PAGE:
Saturday, November 17, 2007

and the days go by...

Heh. Rob's not the only one who can write a lot!

It's the "off" season, when I try (and to various extents, generally fail) to not gain too much weight or lose too much fitness. It's also the season for increased navel-gazing; perhaps it's the weather turning grey and gloomy that causes introspection. You'd think that hours spent on the bike staring at the stem cap fixing bolt would bring that about, but usually that results in bizarre, mantra-like internal dialogue, occasionally involving Simpsons characters singing popular songs.

Over the past few weeks I've been contemplating just how I got here, with this group of people, doing this thing, and finding it an indispensable part of myself. It's a pretty dang valid question; less than four years ago, to me, diabetes was something that you got when you sat on the couch watching TV, and had a diet consisting largely of food best classified as "other." Juvenile diabetes was therefore something that fat lazy kids got. I'm sure that's not an uncommon view; I've heard it even from at least one of my donors.

It's not terribly surprising that I was so ignorant;my closest contact with diabetes of any sort was an ornery cat named Macarthur, owned by a family friend. Macarthur needed an insulin shot every so often. I assume he did not get his blood sugar checked pretty much ever, as he barely tolerated uninvited affection.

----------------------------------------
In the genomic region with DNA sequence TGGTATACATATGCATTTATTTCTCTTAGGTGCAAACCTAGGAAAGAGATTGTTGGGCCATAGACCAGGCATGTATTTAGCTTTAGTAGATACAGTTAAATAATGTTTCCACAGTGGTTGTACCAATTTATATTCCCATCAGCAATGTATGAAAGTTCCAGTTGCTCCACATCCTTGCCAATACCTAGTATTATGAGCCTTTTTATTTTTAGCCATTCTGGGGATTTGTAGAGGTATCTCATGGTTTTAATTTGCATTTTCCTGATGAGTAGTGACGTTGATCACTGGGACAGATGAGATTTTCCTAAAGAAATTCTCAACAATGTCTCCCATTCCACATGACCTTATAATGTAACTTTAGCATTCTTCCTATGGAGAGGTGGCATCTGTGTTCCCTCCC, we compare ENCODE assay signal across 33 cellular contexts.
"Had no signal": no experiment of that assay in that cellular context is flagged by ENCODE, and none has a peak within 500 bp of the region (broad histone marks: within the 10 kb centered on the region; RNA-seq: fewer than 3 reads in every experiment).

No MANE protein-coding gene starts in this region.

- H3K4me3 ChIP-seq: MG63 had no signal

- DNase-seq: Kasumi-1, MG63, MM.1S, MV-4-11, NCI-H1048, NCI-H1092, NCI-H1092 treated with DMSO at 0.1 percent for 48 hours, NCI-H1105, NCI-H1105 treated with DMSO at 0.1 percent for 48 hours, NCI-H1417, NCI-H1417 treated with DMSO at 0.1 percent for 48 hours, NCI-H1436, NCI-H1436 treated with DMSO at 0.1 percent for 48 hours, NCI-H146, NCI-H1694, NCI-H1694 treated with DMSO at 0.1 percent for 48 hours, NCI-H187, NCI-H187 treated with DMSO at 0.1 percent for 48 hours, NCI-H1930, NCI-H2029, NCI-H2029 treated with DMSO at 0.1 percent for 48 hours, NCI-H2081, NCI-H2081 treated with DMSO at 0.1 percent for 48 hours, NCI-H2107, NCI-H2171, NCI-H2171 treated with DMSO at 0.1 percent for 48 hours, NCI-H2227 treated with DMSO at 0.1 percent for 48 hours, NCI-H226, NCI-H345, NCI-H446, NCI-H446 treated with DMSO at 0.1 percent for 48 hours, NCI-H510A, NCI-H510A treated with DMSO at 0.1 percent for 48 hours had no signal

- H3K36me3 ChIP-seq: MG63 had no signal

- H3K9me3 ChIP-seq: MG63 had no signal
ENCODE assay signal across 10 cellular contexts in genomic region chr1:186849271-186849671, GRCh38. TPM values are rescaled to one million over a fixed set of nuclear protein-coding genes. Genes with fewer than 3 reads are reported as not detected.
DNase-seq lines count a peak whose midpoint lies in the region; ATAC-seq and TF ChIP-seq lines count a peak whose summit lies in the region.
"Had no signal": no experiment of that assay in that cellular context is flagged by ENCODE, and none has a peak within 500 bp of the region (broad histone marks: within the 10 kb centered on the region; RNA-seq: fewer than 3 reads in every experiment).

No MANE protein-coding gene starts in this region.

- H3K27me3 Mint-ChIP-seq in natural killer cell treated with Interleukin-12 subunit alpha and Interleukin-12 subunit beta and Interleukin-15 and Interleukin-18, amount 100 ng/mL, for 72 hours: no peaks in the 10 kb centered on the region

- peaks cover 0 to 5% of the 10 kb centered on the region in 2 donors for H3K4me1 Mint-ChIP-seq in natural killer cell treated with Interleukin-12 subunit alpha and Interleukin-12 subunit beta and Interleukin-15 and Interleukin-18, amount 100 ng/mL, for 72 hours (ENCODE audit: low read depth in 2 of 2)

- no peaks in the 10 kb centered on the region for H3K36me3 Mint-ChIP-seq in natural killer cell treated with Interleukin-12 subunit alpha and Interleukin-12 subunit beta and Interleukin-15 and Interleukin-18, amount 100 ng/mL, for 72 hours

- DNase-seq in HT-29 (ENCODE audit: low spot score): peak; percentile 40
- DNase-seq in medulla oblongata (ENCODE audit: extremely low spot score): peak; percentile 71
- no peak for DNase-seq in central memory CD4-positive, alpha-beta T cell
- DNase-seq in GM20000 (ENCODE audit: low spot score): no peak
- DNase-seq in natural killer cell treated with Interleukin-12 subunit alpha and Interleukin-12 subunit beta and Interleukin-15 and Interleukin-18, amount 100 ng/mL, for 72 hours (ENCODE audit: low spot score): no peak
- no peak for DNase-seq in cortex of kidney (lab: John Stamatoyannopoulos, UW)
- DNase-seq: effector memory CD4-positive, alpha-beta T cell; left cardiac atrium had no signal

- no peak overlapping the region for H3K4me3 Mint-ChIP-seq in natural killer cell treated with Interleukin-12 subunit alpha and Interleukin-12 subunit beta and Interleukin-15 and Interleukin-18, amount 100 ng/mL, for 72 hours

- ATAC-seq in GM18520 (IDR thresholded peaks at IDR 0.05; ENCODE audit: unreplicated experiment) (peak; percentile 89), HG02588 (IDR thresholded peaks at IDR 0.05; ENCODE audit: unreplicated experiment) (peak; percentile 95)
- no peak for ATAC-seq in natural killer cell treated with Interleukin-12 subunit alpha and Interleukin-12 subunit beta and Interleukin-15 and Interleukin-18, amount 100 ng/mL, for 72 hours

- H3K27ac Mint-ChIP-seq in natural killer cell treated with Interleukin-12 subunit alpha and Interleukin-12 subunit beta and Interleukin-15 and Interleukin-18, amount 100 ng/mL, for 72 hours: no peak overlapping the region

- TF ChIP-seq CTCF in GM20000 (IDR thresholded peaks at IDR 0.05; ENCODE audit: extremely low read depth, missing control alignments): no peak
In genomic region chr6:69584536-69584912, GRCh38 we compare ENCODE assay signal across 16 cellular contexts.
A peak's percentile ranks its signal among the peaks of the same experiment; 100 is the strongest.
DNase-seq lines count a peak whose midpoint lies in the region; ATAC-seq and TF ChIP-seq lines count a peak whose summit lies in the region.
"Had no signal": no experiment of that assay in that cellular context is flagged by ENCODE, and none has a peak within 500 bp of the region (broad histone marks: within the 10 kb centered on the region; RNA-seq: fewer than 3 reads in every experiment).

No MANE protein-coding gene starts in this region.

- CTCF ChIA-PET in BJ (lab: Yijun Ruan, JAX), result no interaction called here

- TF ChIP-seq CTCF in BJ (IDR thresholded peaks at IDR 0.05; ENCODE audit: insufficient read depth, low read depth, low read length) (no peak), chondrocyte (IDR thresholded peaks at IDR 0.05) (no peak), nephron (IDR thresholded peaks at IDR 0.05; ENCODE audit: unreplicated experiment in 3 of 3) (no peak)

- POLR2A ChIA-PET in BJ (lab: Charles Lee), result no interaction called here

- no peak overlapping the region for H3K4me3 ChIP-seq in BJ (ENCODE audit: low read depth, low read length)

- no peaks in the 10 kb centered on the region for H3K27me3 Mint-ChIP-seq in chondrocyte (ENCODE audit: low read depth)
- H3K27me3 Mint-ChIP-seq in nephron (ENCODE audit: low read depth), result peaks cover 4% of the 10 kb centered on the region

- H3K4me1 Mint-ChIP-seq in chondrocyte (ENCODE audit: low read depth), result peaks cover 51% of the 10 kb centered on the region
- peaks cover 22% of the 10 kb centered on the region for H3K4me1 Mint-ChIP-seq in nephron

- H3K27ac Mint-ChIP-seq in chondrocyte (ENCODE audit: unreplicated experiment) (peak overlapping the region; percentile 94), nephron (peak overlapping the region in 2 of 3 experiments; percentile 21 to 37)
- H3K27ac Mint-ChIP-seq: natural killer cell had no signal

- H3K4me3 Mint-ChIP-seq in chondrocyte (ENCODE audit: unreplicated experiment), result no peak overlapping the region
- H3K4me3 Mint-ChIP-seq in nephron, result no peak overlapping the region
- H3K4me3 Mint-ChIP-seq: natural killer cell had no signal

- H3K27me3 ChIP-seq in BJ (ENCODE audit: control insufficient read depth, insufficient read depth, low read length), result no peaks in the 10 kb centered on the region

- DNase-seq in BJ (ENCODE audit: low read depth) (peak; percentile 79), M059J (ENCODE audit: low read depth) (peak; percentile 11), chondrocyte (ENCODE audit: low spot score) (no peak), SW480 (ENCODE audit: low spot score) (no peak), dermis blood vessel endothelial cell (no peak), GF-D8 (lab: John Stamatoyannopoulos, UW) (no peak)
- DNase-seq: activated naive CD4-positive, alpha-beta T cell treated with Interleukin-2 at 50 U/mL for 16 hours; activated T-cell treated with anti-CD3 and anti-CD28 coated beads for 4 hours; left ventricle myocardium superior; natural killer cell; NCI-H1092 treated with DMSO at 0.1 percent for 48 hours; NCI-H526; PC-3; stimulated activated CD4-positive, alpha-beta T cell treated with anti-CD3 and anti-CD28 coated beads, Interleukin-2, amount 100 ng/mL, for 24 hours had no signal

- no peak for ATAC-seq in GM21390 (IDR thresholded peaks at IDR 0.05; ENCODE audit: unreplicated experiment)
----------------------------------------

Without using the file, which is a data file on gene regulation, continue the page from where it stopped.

Looking back to the fall of 2004 now, it seems like a chain of serendipity that got me here. I got a nice bike in high school, and rode it at least a few times every summer. But a desk job killed what little athleticism I inherited from my folks, and I ballooned to over 280 lbs. not long after starting work at Herman Miller (my workteam celebrates the smallest event with a huge potluck). Dieting got that down by a good 50 pounds in the spring and summer of 2004, and then I rediscovered how much I liked riding my big red 25 year old Viner.

I also discovered that I wasn't as flexible as I'd been in high school, and that my bike was really too big for me. So I went shopping. Somewhere in there was my first contact with soon-to-be-coach Mike. Most of the time when I took my bike into a shop they pretty clearly looked at the big ol' thing, with its 27" wheels, 6-speed freewheel, downtube friction shifters, and brake cables actually sticking out of the top of the brake hoods, like it was some sort of dirty Huffy. When I rolled it into the old Velo City Cycles location, though, I heard "Hi, can I help... Hey, nice Viner!" (Say that out loud. It's funny, 'cause, yeah, it's pronounced "vee-ner.") That day also stands out, as it was my first metric-century length ride, from Grand Haven down to Saugatuck and back.